News

FCC: Cable Rates Up 122% Since 1995

1/20/2009 8:53 PM Eastern

Washington-- The cost of
cable television's most popular programming packages rose a combined 122
percent from 1995 to 2008, according to a controversial report by the Federal
Communications Commission released last Friday.

 

The
results reflected the total cost of basic cable, which includes local TV
signals that  customers must purchase,
and expanded basic, a package that includes such popular channels as CNN, Fox News,
ESPN, and the Disney Channel that about 90% of subscribers buy.

 

Congress
requires the FCC to prepare a cable price survey annually. As it has in the
past, the agency found that the rates of established cable operators go down
only when a second cable operator has entered the market.

 

"Cable
prices decrease substantially when a second wireline cable operator enters the
market. It does not appear from these results that (satellite TV) effectively
constrains cable prices," the FCC said, claiming rates in a two cable
system market are 10% lower.

 

For
many years, the cable industry has disputed the FCC's methodology.

 

The
122% increase, for example, fails to reflect the impact of inflation or take
into account qualitative improvements in programming, such as networks that
secure  important sports rights or
networks with shows that have garnered top ratings and collect top awards.

 

In
2005, then-FCC chairman Kevin Martin banned the agency from analyzing cable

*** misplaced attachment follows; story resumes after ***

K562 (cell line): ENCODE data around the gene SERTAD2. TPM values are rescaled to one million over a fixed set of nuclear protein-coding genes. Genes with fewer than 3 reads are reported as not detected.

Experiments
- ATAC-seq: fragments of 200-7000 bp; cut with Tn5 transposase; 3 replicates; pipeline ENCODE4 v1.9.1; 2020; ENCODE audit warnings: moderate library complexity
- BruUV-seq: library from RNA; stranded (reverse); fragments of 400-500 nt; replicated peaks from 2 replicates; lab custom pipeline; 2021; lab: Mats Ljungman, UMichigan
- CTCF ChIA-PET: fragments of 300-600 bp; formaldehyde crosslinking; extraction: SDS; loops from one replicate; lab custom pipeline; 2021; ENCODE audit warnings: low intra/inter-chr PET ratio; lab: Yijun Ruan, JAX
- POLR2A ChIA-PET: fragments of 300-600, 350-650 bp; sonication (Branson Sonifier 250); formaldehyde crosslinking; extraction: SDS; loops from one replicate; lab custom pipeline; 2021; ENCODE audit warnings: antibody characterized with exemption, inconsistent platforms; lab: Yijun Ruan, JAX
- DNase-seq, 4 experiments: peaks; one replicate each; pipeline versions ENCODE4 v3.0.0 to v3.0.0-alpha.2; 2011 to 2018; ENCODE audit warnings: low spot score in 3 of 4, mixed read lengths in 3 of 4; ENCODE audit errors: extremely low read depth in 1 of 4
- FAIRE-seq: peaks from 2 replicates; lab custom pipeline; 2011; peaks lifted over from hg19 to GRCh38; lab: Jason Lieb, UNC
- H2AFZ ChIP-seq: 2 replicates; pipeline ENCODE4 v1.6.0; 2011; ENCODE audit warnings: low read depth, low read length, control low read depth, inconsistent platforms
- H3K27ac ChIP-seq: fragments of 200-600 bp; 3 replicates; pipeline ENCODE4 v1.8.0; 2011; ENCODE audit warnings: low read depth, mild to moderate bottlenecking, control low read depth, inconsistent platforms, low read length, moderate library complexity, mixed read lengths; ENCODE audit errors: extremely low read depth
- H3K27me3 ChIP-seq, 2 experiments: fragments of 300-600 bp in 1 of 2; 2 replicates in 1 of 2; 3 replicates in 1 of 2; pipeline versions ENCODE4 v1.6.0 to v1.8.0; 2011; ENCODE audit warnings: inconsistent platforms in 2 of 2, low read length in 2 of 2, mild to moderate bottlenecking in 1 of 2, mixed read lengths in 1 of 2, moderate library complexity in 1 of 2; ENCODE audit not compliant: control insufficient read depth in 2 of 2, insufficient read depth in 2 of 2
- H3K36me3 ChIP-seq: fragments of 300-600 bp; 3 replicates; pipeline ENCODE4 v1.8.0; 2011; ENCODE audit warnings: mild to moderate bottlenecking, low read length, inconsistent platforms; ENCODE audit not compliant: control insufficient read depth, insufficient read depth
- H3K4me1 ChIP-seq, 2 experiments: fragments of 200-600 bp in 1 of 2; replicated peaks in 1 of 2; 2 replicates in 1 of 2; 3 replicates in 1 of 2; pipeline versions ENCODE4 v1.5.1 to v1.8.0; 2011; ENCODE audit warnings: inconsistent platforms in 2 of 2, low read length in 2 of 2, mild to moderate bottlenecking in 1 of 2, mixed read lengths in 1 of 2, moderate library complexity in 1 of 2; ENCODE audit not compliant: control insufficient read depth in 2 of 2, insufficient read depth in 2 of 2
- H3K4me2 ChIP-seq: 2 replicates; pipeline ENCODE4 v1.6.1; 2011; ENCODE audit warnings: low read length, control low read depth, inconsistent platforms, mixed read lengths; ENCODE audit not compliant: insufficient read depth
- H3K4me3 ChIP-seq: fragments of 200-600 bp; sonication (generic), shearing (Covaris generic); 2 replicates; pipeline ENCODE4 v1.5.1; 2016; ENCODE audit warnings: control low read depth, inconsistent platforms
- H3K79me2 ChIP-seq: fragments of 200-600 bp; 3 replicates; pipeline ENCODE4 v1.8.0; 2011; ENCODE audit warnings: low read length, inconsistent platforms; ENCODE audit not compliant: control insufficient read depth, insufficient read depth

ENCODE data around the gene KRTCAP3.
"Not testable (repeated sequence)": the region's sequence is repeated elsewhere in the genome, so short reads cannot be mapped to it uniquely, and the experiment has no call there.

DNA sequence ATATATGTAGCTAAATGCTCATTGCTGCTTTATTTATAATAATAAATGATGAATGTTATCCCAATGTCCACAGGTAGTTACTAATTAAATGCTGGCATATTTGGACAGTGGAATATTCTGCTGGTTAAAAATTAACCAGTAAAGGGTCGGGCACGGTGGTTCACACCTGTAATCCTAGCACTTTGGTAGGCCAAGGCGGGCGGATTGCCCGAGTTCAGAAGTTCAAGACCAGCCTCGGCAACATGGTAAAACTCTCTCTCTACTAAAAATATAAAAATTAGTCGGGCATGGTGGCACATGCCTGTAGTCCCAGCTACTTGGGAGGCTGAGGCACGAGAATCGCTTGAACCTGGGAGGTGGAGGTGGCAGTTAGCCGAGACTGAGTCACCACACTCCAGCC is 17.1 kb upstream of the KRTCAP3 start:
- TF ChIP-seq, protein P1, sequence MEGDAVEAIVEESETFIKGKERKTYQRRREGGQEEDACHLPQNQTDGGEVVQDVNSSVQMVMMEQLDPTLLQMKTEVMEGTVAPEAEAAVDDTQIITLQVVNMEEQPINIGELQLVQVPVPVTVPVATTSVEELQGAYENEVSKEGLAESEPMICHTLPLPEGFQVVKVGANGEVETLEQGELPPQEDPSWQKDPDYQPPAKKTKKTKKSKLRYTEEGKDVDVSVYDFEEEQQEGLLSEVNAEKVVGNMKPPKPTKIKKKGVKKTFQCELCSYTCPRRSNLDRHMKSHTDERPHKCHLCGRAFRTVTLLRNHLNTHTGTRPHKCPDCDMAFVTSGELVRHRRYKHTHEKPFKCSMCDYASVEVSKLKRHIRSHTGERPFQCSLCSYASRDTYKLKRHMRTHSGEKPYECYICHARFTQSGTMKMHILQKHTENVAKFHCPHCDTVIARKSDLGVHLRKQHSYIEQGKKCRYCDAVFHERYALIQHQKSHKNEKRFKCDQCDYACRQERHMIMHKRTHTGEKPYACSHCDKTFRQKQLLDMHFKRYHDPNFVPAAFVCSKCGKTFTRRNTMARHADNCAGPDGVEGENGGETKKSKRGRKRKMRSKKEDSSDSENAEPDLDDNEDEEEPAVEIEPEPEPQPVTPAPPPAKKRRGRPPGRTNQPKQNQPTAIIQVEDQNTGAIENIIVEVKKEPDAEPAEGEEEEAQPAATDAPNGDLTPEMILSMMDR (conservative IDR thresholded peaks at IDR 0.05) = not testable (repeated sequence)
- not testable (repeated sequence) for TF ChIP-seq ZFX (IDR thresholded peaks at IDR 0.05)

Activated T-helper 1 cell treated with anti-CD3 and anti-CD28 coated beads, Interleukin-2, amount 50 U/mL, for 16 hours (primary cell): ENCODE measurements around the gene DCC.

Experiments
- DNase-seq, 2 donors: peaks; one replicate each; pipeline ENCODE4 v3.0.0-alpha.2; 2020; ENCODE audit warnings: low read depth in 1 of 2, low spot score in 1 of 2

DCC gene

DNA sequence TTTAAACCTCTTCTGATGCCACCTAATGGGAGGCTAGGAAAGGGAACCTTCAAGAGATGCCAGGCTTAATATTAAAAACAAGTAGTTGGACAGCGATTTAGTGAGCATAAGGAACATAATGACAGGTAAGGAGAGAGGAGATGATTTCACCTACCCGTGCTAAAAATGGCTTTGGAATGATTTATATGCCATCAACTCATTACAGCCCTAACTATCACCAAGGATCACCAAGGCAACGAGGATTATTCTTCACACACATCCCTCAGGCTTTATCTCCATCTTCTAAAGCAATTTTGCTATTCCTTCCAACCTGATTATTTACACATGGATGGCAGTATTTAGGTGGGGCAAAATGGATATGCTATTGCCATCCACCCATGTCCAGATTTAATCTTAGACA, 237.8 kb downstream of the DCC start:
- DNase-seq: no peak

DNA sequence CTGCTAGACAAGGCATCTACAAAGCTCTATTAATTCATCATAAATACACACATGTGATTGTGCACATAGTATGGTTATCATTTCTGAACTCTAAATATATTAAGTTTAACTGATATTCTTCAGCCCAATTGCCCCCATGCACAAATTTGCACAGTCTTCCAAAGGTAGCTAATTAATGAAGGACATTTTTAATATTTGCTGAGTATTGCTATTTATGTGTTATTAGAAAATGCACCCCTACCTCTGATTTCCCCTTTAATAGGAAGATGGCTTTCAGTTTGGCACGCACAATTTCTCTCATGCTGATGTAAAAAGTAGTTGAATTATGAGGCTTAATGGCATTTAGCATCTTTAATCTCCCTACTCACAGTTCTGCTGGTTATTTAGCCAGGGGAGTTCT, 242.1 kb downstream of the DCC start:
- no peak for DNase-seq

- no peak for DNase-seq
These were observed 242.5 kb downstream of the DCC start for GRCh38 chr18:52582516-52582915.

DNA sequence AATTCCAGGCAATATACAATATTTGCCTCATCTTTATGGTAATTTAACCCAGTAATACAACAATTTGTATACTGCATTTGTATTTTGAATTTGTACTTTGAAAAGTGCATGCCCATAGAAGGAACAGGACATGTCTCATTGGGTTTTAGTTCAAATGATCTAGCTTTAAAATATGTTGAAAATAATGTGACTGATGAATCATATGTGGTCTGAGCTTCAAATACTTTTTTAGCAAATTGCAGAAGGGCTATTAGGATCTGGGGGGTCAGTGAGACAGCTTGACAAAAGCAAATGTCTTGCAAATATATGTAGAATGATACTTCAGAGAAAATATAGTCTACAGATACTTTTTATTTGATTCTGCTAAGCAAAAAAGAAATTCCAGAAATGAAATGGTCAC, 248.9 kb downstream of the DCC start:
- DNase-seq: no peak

rates on a per-channel basis. In prior FCC reports, per-channel cable rates
either held steady or declined slightly in inflation-adjusted terms-results
that clashed with Martin's view that cable rates were soaring out control.

 

The
FCC said it wasn't necessary to conduct a per-channel analysis because
consumers in the main are unable to buy cable networks on a per-channel or a la
carte basis.

 

"If
cable operators did offer consumers the option to purchase channels
individually, it would be appropriate to consider the prices charged consumers
for those channels," the  FCC said.

 

The
FCC's refusal to study per-channel cable rates has not been applied to other industries.
Last October, Martin announced that cell phone rates from 2002 to 2007 declined
43% on a per-minute basis. He didn't mention that mobile phone carriers do not
offer consumers the right to buy just one minute of air time.

 

The
FCC report could have other flaws.

 

When
the FCC stated that satellite TV didn't constrain cable rates, it didn't
explain what that meant. It wasn't clear if the FCC was saying that cable rates
are what they are regardless of competition from DirecTV and Dish Network,
which combined serve about 30 million subscribers.

 

Elsewhere
in the 39-page report, the FCC stated once again that cable systems that have lost
at least 15% local market share to satellite providers charge about 2.5% to 4%
less that cable operators that have not. That conclusion appeared to contradict
the FCC's claim that satellite TV didn't constrain cable rates.

 

By
documenting a decline in cable rates only with the arrival of a second cable
operator, the FCC's report seemed to imply that the market in question was transitioning
from a monopoly to a duopoly condition. The FCC did not state that for the vast
majority of consumers, local pay-TV options went from three providers to four.

 

As in
the past, the FCC in the new report focused on the pricing actions of incumbent
cable operators when a second wireline pay-TV provider enters. But the FCC
again did not explain why cable rates go down in those markets but satellite TV
rates don't move at all.

 

September